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Displaying: 1-11 of 11 documents

1. Philosophy Today: Volume > 58 > Issue: 2
Jeff Malpas

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Taking an image by Thomas Hoepker as its starting point, this essay examines the discontinuities and contradictions that appear around the contemporary rhetoric of the ‘event’ as given particular instantiation in the destruction of the World Trade Centre on September 11, 2001. It is argued that the rhetoric at issue here, in spite of its emphasis on the ‘eventful’ character of our time, actually serves to conceal the urgency of our contemporary situation as well as disabling any genuine response to it.

2. Philosophy Today: Volume > 58 > Issue: 2
Dimitris Vardoulakis

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This article examines the connection between lying and the concept of freedom, especially in the wake of the social contract tradition. I show that the liar poses a particular threat to the social contract. As a result, lying has been portrayed as a pernicious threat to the political. This culminates in Kant’s outright rejection of lying under any circumstance. From the Kantian perspective, one can be free only if one does not lie. Conversely, Spinoza’s co-implication of virtue and power entails that lying is acceptable under certain circumstances, which enhance one’s freedom. The contrast between Kant’s and Spinoza’s response to lying reveals two fundamentally different ways of conceiving freedom.

3. Philosophy Today: Volume > 58 > Issue: 2
Sami Pihlström

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This paper examines the question concerning the equality vs. inequality of death from a metaphysical and existential, rather than political or socio-economic, point of view. Hence, the paper is a contribution to the philosophy of death, dying, and mortality. It is argued that some philosophical accounts of death that are otherwise opposed to each other (e.g., Epicureanism and the “privation view” made famous by Thomas Nagel) are symmetrical regarding this fundamental issue. A recent attempt to resolve the threat death poses to the “importance of goodness” by Mark Johnston is critically explored. The horizon of guilt will thereby be opened toward the end of the paper.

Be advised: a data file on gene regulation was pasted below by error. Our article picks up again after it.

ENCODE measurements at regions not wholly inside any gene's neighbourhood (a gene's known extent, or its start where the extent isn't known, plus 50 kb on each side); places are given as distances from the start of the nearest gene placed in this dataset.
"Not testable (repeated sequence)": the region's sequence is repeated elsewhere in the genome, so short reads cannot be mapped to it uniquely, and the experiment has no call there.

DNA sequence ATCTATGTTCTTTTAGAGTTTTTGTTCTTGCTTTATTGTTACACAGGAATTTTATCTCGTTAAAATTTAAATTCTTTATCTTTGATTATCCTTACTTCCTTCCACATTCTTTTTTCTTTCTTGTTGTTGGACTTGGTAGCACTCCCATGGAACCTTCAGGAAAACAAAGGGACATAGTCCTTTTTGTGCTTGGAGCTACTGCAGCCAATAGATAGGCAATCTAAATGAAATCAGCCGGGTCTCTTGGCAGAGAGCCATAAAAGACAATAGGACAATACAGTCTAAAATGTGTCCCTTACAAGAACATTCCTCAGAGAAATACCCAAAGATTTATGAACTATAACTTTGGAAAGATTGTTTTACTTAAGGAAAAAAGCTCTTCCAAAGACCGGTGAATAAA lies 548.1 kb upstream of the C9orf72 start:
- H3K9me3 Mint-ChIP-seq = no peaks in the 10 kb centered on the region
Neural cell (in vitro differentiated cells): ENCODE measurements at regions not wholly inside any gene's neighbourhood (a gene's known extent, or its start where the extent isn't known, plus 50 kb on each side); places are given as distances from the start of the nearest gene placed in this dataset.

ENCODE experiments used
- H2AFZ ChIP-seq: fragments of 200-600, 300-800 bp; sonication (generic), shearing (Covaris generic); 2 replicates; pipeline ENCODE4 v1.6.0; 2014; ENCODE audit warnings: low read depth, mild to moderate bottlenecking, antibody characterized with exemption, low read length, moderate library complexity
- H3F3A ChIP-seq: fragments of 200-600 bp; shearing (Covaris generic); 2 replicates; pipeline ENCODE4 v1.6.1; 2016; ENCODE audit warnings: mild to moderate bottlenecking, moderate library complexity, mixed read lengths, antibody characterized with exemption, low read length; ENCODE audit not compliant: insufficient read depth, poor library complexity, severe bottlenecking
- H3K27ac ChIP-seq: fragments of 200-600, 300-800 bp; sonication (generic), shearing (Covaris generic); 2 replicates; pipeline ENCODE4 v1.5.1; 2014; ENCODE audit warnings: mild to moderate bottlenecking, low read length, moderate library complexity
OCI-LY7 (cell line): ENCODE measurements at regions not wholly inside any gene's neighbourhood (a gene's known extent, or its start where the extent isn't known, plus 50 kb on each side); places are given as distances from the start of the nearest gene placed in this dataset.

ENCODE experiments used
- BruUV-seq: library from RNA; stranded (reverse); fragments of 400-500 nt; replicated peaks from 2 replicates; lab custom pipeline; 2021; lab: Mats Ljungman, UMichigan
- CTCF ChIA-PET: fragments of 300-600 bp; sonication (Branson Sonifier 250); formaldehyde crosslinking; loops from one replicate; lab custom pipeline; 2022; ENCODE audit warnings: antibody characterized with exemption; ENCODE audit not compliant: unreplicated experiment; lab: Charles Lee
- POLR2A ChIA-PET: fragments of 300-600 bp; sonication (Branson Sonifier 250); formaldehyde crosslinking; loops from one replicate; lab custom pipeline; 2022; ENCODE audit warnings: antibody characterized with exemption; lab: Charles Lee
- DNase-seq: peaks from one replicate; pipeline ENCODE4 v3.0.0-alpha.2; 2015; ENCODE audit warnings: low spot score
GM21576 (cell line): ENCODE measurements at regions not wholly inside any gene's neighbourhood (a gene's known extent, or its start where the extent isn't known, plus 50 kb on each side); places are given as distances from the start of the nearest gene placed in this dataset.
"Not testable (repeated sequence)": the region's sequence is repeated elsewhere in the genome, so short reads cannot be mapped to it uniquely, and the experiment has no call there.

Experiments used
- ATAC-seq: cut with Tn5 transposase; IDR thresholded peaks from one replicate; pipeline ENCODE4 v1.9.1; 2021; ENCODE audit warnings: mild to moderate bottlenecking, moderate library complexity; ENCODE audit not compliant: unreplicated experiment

4. Philosophy Today: Volume > 58 > Issue: 2
Laurence Hemming

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This paper takes the theme of Heidegger’s phrase “a productive dialogue with Marxism” from the “Letter on Humanism” and examines what Heidegger could have meant by it by referring to a number of his works and commentary in other places, and the backdrop of European, Western, and global history in the twentieth century. The paper touches on Heidegger’s relationship with Jean-Paul Sartre, Kostas Axelos and Jean Beaufret. It looks at a key section of the 1969 television interview Heidegger conducted with Richard Wisser, when he discussed the eleventh of Marx’s Theses on Feuerbach. The paper examines Heidegger’s interpretation of the “Letter” and of Being and Time in view of what he meant by “the language of metaphysics,” as well as his central interpretation of Marx at Zähringen in 1973, and his understanding of “production” in relation to his critique of technology. The paper concludes by showing how Heidegger understands Marx and Marxism to have made possible a historical dialogue at the “end of metaphysics” which opens the way to what Heidegger sees as the Abendland, that is, what befalls us through the new beginning that history offers to thinking.

special topic: merleau-ponty today

5. Philosophy Today: Volume > 58 > Issue: 2
Joseph Keeping

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Recently much attention has been paid to the concept of expression in Merleau-Ponty’s philosophy and its role in his theories of language, art, history, and truth. However, most authors have considered expression only as a mode of language. This paper attempts to show that a full understanding of Merleau-Ponty’s concept of expression, and in particular the problem of how new meanings can be created out of existing language, is possible only by considering the role of emotional gesture in expression. It does so by interpreting Merleau-Ponty’s writings on emotion and expression through a phenomenology of a particular emotion, specifically joy.
6. Philosophy Today: Volume > 58 > Issue: 2
Emmanuel Alloa